In late 2017, Emmy-winning Mad Men writer Kater Gordon accused the show's creator, Matthew Weiner, of sexual harassment. In a corroborated article, she alleged that while working together late one night on the former AMC drama, Weiner told her that she owed it to him to let him see her naked. A year later and after co-winning the Emmy, Gordon was let go from the critically acclaimed series. She has not worked in Hollywood since. She most recently founded the charitable fund Modern Alliance and joined the board of Hollaback, two efforts dedicated to preventing and ending sexual harassment. Weiner, meanwhile, has repeatedly denied Gordon's allegations, telling The New York Times in October 2018, "I have reasons I don't believe that I said it, if that makes sense, but I really don't remember saying it." Former Mad Men writer Marti Noxon publicly backed Gordon's claims. Now, as Weiner attempts to plot a comeback with a dramedy in development at Disney-owned FX, the two women look back at the experience and offer a plan for how to create a safer working environment so that history doesn't repeat itself. (FX declined comment.)
One of the worst things about experiencing gender discrimination, hostile work environments and sexual harassment over the many years of my career was that I was usually believed.
Let me repeat that. I was absolutely believed by most people.
The stories I reported were in workplaces known for the type of abuse I was experiencing, or at the hands of people who had reputations for all sorts of bad — and even illegal — behavior.
This problem is hardly unique to Hollywood, but it is surely true that this town loves the "difficult genius" myth almost as much as it loves male CEOs. And too often, that dictates enabling abusive people and systems in the name of art. A writer friend familiar with discrimination law put it best: "It's the rare industry that has such low accountability it attracts people who either can't or willfully refuse to work in environments that require it. It's a feature, not a bug."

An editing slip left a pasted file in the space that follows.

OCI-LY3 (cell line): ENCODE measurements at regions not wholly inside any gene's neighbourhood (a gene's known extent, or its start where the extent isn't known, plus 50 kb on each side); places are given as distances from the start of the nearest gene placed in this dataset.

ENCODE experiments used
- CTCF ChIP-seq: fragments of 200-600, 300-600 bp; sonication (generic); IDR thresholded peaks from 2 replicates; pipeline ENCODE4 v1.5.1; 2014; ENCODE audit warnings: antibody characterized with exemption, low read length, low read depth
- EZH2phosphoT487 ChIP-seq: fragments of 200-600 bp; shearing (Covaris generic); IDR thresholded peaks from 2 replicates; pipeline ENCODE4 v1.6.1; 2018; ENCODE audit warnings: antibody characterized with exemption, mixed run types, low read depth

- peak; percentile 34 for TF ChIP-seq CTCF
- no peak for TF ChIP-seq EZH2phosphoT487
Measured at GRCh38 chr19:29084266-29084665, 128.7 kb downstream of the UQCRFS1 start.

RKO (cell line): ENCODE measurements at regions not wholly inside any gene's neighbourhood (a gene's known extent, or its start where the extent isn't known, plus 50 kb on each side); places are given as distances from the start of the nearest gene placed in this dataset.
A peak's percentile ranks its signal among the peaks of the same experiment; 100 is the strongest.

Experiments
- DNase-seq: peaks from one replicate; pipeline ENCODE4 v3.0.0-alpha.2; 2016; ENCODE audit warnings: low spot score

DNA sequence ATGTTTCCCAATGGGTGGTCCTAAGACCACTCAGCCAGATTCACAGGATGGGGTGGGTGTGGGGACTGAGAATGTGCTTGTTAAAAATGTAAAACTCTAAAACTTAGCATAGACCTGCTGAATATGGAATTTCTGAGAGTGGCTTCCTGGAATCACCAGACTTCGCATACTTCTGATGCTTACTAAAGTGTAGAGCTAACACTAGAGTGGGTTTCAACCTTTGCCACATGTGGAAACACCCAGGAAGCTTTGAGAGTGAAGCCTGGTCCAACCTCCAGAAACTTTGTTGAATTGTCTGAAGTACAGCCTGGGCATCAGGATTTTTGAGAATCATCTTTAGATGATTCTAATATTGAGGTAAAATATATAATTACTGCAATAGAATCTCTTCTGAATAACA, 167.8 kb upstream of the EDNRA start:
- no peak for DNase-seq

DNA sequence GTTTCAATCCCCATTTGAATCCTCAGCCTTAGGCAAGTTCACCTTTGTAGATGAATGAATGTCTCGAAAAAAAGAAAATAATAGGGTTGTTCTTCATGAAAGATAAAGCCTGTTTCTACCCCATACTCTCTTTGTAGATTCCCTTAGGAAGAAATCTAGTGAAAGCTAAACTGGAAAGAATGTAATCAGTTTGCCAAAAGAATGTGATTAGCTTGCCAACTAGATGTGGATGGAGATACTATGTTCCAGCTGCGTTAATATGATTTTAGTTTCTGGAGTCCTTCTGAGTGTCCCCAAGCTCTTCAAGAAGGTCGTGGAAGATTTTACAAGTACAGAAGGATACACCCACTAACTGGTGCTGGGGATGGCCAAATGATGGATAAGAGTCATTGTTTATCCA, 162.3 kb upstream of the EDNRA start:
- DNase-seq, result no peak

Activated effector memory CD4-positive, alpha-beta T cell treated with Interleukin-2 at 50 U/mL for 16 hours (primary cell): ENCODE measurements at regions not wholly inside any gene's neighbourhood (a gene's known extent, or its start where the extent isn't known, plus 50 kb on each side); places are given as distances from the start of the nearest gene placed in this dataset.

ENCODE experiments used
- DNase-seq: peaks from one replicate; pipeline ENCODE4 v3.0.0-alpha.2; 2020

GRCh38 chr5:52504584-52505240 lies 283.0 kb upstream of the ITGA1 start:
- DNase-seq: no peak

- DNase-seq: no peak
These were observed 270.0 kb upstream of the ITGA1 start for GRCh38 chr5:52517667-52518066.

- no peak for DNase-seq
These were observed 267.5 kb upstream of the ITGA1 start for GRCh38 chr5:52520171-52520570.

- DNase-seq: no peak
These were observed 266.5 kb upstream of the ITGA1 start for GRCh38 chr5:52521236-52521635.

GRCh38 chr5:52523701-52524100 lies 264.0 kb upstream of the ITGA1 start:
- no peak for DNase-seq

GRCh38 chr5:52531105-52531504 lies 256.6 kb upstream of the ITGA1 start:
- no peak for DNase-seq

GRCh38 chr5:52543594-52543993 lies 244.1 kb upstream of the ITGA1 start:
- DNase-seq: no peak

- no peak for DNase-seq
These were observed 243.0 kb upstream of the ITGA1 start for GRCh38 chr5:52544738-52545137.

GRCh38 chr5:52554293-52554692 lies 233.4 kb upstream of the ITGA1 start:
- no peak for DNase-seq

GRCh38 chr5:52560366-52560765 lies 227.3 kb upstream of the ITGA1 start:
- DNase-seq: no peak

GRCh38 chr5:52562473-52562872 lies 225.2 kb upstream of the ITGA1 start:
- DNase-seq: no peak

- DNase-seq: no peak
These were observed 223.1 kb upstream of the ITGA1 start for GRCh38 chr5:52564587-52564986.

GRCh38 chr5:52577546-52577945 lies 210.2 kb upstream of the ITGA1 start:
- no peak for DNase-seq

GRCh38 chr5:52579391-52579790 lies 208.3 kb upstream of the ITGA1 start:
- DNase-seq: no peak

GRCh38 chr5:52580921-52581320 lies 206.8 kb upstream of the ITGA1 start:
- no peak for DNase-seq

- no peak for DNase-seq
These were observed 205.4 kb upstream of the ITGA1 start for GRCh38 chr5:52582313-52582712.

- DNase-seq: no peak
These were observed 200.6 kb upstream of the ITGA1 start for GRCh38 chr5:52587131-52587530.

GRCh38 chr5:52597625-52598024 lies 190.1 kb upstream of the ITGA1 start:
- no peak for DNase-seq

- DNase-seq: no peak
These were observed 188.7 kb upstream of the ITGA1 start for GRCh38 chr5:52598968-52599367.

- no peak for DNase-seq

And so, while I was believed, there was either no response, or little more than a "conversation" with the perpetrator that amounted to a slap on the wrist. I heard "they're going through a hard time" or "I know, it's awful, but what can you do?" or "everyone hates it, but they're so talented" or "yes, it's horrible, but at least it's not as bad as working with …" And for the worst cases "yes, you can report. But the consequences might be that people are afraid to hire you again."
Even when I did speak to the companies I was employed by — I could feel the brutal math of corporate America at work: How much will it cost us to address this? And what do we stand to lose if we do? In the end, it was more profitable to roll the dice, hope everyone got out alive, and do the bare minimum. Did I take the next step and hire a lawyer or report it to HR? No. But it felt quite clear that to do so was to stand alone. I wasn't that brave, or that powerful.
I bring this up in the wake of the firing of Peter Lenkov, the latest in a series of showrunners who were in the "open secret" club for being misogynist and abusive — as well as the recent decision by FX to develop a new show with Matthew Weiner, a creator who, as reported in the publication The Information and other media outlets, has a corroborated past of sexual harassment and bullying on his show, Mad Men.
When Ms. Gordon boldly came forward, I felt galvanized and terrified. Not only did I remember what happened to her, I had my own troubling experience with Matthew during my time working on the show. So, as I'd done before and like so many who have been in similarly toxic environments do regularly, I ran the math of the marginalized: How much will it cost me, in my career and reputation, to speak the truth? And how much mental anguish will I face from dealing with detractors and mud-slingers? To complicate matters further, I had been open about a period of relapse with alcohol during my professional life, and while I was solidly sober again, I feared my history might be used against me.